Whenever I come across any article about healing from traumatic experiences, their authors stress the importance of accepting and forgiving; both yourself and the person who hurt you. According to various specialists, that’s the most difficult part of the healing process.
Lately, I’ve been having flashbacks of events from my life that I thought were long forgotten. I’ve been reflecting on them for a while. They carry a lot of negative energy, thus, it’s not easy for me to analyze them. The more I think about them, however, the more I begin to understand the real problem I’ve been having ever since those particular events happened.
I’ve already come to terms with everything life put me through. I spent long hours explaining to myself that the past is past and that it’s gone and it has no influence on my current life, nor I have any influence on it or ability to change it. It happened. It had to happen. I accept that. I am ready to move on.
The next step took much more of my time. Forgiving. That’s a challenge. You look at certain people and immediately memories are flooding your mind. Anger starts kicking in, then annoyance, irritation… Most surely, the pain arrives as well bringing anxiety and panic attacks. You keep on looking, though, at those people so tears start falling. Thence you think; how on earth will you be actually able to forgive them for having given you so much pain? And to top it off, how will you forgive yourself for letting them into your life?
It took hours, weeks to be precise, I spent on self-reflection. I did my best to re-evaluate each and every situation as objectively as I could have been. Again, it took late night hours of self-talk and pillows soaked in tears to finally reach the state of forgiveness. I mastered that. It was a hell of a job for me. In fact, it felt like coming back from hell. It was worth it.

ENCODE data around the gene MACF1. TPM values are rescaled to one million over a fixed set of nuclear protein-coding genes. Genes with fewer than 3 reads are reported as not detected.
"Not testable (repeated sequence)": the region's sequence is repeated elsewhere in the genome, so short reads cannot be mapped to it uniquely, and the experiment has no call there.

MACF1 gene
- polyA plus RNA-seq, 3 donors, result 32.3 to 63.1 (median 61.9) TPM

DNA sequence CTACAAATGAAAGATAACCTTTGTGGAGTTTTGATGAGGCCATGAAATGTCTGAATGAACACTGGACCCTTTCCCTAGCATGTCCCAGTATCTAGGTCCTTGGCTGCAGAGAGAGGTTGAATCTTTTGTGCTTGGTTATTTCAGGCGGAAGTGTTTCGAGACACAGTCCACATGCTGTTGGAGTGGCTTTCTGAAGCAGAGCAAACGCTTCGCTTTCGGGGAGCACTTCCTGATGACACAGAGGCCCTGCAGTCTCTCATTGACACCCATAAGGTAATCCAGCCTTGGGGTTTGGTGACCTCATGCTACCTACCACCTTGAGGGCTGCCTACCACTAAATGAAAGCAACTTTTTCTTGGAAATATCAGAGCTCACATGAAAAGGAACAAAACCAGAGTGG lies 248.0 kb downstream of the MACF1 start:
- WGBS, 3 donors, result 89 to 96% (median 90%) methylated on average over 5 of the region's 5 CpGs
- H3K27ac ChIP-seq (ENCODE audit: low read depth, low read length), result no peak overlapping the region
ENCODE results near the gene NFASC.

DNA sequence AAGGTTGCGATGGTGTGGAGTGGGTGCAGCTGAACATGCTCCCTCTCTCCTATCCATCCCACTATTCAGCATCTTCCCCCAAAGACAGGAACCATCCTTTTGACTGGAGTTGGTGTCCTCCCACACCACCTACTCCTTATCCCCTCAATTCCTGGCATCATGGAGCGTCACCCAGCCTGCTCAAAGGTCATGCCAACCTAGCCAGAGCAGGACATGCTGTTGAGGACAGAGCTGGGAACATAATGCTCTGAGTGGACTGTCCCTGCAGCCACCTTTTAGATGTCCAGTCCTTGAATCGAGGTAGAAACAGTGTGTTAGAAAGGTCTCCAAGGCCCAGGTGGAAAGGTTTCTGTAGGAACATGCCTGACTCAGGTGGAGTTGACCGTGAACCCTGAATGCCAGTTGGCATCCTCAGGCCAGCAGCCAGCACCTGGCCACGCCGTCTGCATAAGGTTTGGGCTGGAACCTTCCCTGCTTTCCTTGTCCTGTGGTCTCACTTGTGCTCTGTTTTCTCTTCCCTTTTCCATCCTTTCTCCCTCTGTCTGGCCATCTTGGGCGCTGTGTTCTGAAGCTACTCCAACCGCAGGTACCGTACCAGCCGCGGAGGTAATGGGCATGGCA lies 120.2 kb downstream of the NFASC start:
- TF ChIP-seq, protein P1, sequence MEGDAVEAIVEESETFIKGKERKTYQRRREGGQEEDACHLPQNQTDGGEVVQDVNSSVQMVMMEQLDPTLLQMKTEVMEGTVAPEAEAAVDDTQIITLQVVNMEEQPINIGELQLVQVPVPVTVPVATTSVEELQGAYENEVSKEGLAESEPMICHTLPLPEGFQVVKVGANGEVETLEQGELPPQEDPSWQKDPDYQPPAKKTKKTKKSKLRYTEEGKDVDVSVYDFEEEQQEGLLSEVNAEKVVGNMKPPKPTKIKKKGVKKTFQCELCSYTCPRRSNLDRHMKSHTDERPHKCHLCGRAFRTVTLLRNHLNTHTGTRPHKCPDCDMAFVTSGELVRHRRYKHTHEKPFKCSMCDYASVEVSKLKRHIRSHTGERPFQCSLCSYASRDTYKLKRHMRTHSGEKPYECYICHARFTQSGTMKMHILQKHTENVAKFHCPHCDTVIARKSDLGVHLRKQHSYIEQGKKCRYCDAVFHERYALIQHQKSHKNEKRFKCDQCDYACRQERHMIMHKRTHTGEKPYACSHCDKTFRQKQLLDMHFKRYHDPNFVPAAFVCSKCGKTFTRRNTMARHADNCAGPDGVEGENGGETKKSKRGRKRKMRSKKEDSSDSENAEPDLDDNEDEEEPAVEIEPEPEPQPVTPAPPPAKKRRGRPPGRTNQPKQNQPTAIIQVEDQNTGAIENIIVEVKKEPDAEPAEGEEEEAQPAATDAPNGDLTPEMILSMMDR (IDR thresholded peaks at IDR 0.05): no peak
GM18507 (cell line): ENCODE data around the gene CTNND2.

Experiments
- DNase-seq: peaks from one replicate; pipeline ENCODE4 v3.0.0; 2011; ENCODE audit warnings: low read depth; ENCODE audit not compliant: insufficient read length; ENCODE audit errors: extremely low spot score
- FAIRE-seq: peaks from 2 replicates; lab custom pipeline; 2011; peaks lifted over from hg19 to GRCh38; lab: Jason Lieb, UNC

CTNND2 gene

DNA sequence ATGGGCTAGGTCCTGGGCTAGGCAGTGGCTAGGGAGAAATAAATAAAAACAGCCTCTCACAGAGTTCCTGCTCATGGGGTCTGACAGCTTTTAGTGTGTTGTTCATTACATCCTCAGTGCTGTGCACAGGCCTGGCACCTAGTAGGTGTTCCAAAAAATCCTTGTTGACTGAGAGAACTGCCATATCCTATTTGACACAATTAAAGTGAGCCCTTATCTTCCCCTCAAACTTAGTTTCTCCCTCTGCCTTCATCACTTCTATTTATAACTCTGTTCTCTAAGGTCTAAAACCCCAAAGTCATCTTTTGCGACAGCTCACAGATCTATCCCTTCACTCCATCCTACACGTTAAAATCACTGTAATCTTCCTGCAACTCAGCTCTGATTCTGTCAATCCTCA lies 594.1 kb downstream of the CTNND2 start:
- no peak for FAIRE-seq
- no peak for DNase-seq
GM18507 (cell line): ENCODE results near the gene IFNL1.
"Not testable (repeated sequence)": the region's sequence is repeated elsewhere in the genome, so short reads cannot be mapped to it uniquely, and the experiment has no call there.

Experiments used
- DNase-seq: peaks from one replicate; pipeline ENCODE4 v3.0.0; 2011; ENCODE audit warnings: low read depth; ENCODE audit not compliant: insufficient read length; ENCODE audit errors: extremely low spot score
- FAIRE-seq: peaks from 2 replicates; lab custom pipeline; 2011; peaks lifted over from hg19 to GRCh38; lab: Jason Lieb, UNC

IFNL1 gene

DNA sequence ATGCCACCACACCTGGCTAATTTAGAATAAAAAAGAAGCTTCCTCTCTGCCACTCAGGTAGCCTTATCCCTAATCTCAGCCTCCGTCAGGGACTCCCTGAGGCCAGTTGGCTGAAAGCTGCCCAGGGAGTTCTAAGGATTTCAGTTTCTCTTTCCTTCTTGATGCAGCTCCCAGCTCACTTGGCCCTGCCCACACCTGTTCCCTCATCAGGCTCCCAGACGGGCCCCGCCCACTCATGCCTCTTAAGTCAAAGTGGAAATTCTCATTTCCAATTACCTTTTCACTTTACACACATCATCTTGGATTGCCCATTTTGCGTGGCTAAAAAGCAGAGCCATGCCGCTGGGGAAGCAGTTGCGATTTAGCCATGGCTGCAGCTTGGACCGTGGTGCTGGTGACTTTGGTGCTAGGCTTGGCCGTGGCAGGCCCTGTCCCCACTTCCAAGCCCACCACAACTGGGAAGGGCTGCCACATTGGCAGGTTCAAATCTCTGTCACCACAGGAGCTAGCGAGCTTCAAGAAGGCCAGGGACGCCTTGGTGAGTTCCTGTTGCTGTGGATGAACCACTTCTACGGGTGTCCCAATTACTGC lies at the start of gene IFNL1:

On that account then, according to a lot f articles my healing process should be completed and I should probably receive a certificate of a well-rounded spiritual being. With the only difference that I don’t really feel like one.
The feelings are still there. And they still bite. Differently, though.
Judging from my experience, the missing element for completing the healing process is the ability to forget and give yourself credit for future. All in all, life is also a bed of rose petals not only thorns. I realized that whenever I happen to find myself in a situation that is very much similar to the bad memories from the past my brain starts recollecting all the dirt from the corners of my memory and swipes them right to the foreground. I believe it’s a sort of a defense mechanism, which aims to protect me against future pain that could possibly be effectuated on me, again. It doesn’t have to, though.
Well, having the knowledge and a lot of experience I’ll now try and do something about it. I believe a glass of wine might help me a bit.
Cheers and stay tuned, folks!
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